A chat with Kanye
From getting booted out of chemistry for writing rap songs to chatting with rapper/producer superstar Kanye West, former Gisborne Boys' High student Mustafa Sheikh has come a long way.
Auckland-based Sheikh, better known as Mussie and the founder of child poverty eradication organisation Bread Charity, is poised to press play on his second rap song On Me.
“I want to make a collection of music with a variety of artists that tells a story of their journey and how they got to where they are,” he says.
Mussie's first single How About You is about a commitment to giving, of community building and of judgement by others.
On Me focuses more on selflessness including these lyrics —
“Break bread like you mean it.
“Everyone should give back and not just to pose, give back like they mean it.
“Then the light you might see it.
“People will realise what life is about once they develop true selflessness.”
Lil Mussie (Mussie's rap name) is joined on the new single by four-time Grammy award-winning engineer Anthony Kilhofer, who has worked with Kanye West, Michael Jackson, and US hip-hop artist King Chip.
Kanye even took time out from his US presidential bid to talk on the phone with Mussie about his new song, as well as the importance of education and influencing future generations.
“Kanye heard the song and he liked my line ‘slipping pesos to the state homes'. I'm pretty chuffed to have been complimented by him on my lyrics.
“We related a lot because of my efforts with Bread and his vision with his Yeezy Campus — just like how we're developing a youth centre here in Auckland.
“A Kanye feature could happen in the future but we talked about life and shared ideas more than music banter. Let's see what happens.”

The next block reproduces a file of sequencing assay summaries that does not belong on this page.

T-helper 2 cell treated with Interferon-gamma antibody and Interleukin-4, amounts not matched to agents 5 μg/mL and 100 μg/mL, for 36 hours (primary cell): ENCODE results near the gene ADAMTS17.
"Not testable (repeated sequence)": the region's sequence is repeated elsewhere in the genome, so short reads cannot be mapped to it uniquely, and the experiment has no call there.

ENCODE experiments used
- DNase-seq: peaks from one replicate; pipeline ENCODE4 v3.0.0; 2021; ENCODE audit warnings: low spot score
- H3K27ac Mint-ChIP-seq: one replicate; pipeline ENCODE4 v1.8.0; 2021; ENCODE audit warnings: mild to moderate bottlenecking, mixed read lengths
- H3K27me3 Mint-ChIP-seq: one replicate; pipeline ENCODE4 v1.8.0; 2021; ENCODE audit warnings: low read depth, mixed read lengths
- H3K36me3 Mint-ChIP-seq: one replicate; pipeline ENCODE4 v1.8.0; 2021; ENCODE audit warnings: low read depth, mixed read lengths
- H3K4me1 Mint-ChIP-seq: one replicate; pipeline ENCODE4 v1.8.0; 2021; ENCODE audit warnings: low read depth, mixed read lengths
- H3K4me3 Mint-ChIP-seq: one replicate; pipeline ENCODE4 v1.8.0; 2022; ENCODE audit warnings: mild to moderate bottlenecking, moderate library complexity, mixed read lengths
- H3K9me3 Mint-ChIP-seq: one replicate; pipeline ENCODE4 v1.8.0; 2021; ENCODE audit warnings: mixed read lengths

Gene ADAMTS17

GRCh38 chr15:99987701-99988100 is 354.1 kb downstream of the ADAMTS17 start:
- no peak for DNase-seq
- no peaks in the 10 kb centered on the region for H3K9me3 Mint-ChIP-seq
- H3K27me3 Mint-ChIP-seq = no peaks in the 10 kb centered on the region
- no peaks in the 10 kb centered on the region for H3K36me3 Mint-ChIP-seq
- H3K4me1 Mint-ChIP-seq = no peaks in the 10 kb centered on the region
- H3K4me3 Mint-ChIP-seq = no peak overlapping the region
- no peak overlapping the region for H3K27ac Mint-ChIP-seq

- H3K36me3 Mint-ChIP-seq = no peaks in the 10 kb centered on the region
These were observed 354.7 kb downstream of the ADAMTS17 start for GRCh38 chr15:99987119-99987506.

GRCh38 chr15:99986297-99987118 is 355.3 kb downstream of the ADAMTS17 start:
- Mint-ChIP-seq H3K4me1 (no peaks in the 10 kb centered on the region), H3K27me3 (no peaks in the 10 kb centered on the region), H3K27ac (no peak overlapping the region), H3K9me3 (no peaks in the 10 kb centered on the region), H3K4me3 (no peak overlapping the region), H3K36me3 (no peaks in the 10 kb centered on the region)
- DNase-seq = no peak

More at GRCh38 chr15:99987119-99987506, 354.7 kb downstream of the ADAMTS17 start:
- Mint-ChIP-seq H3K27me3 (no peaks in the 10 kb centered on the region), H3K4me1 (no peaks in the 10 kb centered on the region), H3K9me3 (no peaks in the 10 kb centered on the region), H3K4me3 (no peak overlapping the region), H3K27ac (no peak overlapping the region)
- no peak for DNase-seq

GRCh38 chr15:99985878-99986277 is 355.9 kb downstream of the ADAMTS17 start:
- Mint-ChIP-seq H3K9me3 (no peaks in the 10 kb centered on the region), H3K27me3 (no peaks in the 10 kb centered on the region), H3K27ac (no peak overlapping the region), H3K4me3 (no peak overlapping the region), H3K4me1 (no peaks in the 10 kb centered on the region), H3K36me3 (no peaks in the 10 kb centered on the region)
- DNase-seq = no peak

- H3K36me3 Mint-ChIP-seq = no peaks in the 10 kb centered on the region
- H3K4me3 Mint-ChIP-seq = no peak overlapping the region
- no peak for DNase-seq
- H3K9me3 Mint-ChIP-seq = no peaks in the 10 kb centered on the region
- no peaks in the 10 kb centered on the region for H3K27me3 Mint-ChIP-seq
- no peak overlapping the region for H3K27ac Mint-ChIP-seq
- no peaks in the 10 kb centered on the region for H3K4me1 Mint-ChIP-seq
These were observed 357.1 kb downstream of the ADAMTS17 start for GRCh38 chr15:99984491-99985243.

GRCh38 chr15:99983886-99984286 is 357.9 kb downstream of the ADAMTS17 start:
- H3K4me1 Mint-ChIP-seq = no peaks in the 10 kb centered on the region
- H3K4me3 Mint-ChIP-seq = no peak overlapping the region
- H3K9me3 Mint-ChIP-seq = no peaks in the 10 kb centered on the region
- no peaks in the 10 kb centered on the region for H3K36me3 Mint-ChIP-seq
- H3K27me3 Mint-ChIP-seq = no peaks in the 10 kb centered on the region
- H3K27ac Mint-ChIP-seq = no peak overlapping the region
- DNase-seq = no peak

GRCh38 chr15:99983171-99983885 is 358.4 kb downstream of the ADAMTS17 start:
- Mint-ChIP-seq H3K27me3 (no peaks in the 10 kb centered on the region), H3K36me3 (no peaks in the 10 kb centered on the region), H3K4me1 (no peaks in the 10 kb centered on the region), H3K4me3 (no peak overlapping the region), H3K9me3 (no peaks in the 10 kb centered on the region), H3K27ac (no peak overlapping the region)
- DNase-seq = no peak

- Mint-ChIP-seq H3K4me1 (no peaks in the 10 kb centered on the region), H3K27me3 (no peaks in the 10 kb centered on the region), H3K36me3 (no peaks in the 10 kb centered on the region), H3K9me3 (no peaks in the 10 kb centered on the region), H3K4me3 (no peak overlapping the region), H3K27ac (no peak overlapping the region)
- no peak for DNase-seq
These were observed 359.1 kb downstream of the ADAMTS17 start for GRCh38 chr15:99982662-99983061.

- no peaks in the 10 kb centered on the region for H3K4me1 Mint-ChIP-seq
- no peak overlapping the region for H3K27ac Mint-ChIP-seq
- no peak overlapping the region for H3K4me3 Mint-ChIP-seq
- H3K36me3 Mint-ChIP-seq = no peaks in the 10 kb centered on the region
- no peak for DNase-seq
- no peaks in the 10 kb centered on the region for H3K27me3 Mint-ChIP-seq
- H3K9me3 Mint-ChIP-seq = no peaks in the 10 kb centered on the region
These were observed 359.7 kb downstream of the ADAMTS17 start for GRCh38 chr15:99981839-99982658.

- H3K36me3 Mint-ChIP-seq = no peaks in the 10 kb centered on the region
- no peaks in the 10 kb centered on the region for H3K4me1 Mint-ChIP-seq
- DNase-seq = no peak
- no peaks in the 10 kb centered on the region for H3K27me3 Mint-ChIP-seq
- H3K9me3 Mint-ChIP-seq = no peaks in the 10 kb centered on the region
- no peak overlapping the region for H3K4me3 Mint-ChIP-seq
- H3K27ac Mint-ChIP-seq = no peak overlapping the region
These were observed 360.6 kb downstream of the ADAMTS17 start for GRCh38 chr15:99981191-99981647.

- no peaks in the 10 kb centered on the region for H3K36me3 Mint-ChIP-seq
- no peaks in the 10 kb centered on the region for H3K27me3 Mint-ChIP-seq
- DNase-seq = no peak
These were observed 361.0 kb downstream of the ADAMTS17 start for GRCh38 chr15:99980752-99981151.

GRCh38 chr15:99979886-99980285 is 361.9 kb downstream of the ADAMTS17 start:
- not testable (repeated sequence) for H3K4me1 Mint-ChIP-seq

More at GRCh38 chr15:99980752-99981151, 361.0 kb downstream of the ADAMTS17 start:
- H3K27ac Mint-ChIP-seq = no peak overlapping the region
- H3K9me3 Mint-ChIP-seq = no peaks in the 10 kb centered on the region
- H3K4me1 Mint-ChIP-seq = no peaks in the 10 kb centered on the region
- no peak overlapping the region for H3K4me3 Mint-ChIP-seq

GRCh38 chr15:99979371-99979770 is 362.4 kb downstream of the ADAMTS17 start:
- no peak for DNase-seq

After writing On Me, Mussie found the song needed development.
He sent King Chip his verse, hooks and beats, and left the second part blank for the artist to fill in.
“He got back within a day. After hearing him I realised I needed to up my game. I reworked my whole verse. That was an experience for me. Every song has to be better than the last.
“My main focus is lyrics. The first song was an introduction to me and my story.
“In this song I reflect more on my progress over the years and of giving back.
“King Chip goes along with that.”
King Chip even references Mussie in his section of the recording.
“I'm in New Zealand with Mussie now. Pulling up, hopping out spending bread.”
Mussie started the Bread Charity three years ago as 22-year-old university graduate to help kids in poverty. Inspiration was drawn from his childhood and seeing the effects of poverty first-hand.
“As I grow and achieve in life I want to uplift others. There's no point in individual success.
“Real success is achieving yourself and bringing up others with you.”